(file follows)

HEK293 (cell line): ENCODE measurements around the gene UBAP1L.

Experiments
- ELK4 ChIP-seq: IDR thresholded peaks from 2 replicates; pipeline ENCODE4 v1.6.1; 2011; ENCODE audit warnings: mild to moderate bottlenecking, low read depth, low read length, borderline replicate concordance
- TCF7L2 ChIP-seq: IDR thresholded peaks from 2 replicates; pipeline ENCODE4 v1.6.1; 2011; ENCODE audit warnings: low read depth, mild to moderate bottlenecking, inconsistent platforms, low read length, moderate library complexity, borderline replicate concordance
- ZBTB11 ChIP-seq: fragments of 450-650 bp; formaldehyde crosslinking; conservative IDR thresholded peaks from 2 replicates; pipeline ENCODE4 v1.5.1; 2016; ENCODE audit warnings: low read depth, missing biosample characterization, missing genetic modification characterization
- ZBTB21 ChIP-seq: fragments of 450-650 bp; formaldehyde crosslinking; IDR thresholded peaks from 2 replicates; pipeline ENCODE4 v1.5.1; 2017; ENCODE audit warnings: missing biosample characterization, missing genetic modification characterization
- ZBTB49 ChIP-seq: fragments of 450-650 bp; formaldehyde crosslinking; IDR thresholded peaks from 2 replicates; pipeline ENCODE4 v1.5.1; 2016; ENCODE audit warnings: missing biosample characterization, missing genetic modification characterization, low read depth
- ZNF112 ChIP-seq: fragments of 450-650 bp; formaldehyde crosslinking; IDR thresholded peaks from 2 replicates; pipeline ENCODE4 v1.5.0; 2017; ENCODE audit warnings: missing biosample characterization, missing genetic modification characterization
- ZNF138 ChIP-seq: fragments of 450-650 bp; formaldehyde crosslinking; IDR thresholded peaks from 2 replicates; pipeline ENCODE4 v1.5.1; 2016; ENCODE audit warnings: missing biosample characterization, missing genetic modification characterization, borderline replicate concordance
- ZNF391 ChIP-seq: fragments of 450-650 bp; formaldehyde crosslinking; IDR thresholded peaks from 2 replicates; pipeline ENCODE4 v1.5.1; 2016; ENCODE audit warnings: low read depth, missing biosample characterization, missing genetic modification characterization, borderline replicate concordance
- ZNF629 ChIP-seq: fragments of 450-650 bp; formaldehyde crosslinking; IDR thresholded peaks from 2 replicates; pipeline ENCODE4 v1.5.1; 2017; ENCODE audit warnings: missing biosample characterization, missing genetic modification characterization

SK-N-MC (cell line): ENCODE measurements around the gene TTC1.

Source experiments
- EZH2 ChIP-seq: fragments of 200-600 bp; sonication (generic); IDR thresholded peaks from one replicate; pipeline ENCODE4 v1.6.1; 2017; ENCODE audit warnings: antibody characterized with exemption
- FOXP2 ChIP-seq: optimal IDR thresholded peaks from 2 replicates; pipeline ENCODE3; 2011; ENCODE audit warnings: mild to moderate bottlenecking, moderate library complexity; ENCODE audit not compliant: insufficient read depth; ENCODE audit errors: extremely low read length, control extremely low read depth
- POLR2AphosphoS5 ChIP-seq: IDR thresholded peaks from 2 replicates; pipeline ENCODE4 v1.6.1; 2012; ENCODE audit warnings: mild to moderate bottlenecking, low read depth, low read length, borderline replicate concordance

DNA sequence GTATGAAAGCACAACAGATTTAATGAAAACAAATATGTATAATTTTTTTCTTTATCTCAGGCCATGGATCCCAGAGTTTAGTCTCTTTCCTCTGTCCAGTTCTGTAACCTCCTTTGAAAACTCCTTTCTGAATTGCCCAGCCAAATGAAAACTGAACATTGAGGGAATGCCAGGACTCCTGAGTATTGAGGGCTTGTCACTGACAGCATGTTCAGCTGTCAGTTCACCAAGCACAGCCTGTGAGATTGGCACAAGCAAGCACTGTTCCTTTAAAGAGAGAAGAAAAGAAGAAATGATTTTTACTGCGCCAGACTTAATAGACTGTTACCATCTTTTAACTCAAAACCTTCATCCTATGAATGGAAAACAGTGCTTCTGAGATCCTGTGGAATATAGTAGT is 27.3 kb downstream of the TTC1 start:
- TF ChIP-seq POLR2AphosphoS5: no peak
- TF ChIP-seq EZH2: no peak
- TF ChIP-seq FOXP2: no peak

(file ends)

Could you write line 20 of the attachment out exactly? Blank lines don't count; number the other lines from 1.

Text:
- TF ChIP-seq FOXP2: no peak